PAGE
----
Evolution of Music in Film

        Since the beginning of the cinema, music and other sounds have played a major role in the entertainment provided by motion pictures. Even when characters were only heard by written words on screen, music had a way of displaying their emotions for the audience to enjoy. Why did it take so long for original music to make it into motion pictures?

        In the early days of cinema it was very likely to hear a piano accompanying the film. Often times he or she would be sitting at the piano below the screen while the movie played. This was obviously the best option since hiring a small orchestra or even a big band would have cost the studio quite a bit of money. However, as the industry began to grow, more money became available to the studio to advance filmmaking. This money would eventually make it to the music.

        At first, just as the use of the piano before, this music was composed of tunes that would be familiar to any audience who viewed the film. In D. W. Griffith's 1915 film The Birth of a Nation, we hear many pieces of music that are quite popular and explain what is happening on screen very well. Folk songs, such as "Yankee Doodle," "Dixie," and "The Star Spangled Banner," are heard throughout the film, as well as classical pieces like Wagner's "Ride of the Valkyrie" and part of a mass by Bach.

        In 1933 we see the first example of original film music. For Merian Cooper and Ernest B. Schoedsack's film King Kong, Max Steiner masterfully composed the score. Since the picture was such a big production, the score was nothing less. It uses many recurring leitmotifs that identify numerous characters and emotions throughout the film. Since the early age of film and the success of King Kong original music has found its niche in motion pictures. Now, the movie industry offers many career opportunities for composers as well as many other professions in the field.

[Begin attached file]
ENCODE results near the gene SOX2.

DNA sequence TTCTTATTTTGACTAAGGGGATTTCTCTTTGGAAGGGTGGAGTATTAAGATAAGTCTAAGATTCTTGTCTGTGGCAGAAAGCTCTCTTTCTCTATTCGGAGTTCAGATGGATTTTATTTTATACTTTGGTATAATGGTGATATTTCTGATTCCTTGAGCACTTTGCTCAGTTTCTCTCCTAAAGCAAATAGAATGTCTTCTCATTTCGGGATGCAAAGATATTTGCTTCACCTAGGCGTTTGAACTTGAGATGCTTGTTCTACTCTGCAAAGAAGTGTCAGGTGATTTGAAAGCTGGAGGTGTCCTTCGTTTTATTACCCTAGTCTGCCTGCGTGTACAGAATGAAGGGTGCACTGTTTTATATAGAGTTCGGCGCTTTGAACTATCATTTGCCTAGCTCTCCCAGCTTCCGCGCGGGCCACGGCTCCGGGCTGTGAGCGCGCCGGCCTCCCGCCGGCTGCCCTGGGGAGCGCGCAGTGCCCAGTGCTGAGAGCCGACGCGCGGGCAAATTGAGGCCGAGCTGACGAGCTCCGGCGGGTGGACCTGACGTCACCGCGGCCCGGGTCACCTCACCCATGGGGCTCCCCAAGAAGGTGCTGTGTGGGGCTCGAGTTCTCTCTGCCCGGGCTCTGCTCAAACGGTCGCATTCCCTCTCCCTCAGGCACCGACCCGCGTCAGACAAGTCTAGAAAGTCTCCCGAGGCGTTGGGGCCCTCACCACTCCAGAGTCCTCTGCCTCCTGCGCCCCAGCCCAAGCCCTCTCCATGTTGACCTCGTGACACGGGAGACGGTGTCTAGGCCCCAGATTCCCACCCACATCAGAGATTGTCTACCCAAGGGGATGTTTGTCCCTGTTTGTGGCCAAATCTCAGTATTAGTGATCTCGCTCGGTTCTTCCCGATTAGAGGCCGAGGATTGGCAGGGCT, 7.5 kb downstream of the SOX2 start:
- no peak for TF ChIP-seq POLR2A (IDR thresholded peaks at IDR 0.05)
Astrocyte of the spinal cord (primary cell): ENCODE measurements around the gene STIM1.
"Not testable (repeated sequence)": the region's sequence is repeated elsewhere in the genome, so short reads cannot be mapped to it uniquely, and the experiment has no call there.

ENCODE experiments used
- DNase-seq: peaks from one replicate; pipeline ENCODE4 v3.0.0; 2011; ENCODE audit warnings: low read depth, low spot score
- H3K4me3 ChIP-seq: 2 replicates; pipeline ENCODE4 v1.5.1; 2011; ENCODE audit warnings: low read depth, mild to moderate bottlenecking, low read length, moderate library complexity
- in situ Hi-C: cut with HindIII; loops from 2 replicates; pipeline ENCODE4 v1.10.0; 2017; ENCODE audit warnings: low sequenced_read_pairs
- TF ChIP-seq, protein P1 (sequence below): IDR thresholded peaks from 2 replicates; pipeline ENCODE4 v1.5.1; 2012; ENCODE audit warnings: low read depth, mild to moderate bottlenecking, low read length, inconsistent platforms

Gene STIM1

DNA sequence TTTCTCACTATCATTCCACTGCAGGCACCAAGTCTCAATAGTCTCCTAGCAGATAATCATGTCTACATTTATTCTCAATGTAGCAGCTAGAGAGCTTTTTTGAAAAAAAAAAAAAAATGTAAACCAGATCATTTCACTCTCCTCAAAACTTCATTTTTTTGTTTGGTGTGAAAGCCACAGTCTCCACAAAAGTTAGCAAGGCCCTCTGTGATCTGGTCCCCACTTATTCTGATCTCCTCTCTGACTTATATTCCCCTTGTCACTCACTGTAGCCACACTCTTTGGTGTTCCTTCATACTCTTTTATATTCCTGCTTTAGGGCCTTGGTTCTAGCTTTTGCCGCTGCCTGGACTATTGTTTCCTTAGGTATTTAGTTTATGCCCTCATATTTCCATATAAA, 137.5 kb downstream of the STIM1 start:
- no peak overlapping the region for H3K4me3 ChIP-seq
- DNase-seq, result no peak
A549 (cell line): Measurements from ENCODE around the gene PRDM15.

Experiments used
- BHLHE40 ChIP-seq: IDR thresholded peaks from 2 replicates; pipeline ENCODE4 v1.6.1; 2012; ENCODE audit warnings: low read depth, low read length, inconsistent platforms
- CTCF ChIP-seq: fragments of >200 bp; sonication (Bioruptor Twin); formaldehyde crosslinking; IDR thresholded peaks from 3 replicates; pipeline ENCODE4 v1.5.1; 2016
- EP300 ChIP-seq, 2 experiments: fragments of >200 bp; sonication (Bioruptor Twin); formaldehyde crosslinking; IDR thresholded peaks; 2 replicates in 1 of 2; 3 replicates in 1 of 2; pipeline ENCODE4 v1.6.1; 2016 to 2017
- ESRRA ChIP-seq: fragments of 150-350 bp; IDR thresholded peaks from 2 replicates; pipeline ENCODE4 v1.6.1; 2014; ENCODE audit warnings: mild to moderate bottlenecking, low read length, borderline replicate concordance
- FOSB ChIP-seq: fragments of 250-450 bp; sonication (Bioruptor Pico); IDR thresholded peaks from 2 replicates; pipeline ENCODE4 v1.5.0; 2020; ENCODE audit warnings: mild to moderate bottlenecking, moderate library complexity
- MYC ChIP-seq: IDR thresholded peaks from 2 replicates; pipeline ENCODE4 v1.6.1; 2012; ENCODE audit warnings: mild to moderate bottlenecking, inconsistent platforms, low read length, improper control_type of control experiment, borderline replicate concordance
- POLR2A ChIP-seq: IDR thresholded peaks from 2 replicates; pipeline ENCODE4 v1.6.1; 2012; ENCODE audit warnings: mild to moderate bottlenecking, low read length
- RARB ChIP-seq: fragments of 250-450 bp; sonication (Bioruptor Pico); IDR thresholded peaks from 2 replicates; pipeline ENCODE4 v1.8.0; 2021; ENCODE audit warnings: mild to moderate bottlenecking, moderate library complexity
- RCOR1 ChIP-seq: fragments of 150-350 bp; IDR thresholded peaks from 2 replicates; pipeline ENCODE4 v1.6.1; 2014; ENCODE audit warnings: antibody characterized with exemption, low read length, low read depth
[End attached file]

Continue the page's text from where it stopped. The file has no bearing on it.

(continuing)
Now, how has music influenced the cinema over the years? Well, try to imagine your favorite movie with no music. It is almost impossible. Can anyone really imagine Darth Vader on screen without hearing John Williams "Imperial March" (Lucas, Star Wars: Episode IV-A New Hope 1977) or seeing the bat signal up in the skies of Gotham without hearing Danny Elfman's theme (Burton, Batman 1989)? Music adds an incredible amount of emotion to our cinematic experience as well as a distinct impression on what characters are thinking and feeling at any given time in the picture.

        Recently, the most effective use of sound in motion pictures has been the use of silence. There are countless examples of films in the past thirty years that use silence to magnify emotion and action rather than heart-pounding soundtracks. The latest and most effective example that comes to mind is in Peter Jackson's 2005 remake of King Kong. In the masterfully directed scene where the crew fights giant insects, it would seem most appropriate to have a terrifying soundtrack behind the action. However, there is not one used. All the audience can here is the screaming of those meeting their demise and the slimy, crawling sounds produced by the giant vermin. This technique is also implemented in countless war movies. While troops may march out to patriotic themes, the real emotion is found without music in the middle of battle when all the audience is allowed to hear is the sounds of gunfire, explosions, and the screams of casualties.

        The evolution of music in film, and its effects on motion pictures, is quite impressive. We can only imagine what our cinematic experience would be like without this imperative attribute. It is used in many ways and only adds to the entertainment value of the picture.

Brant Veal

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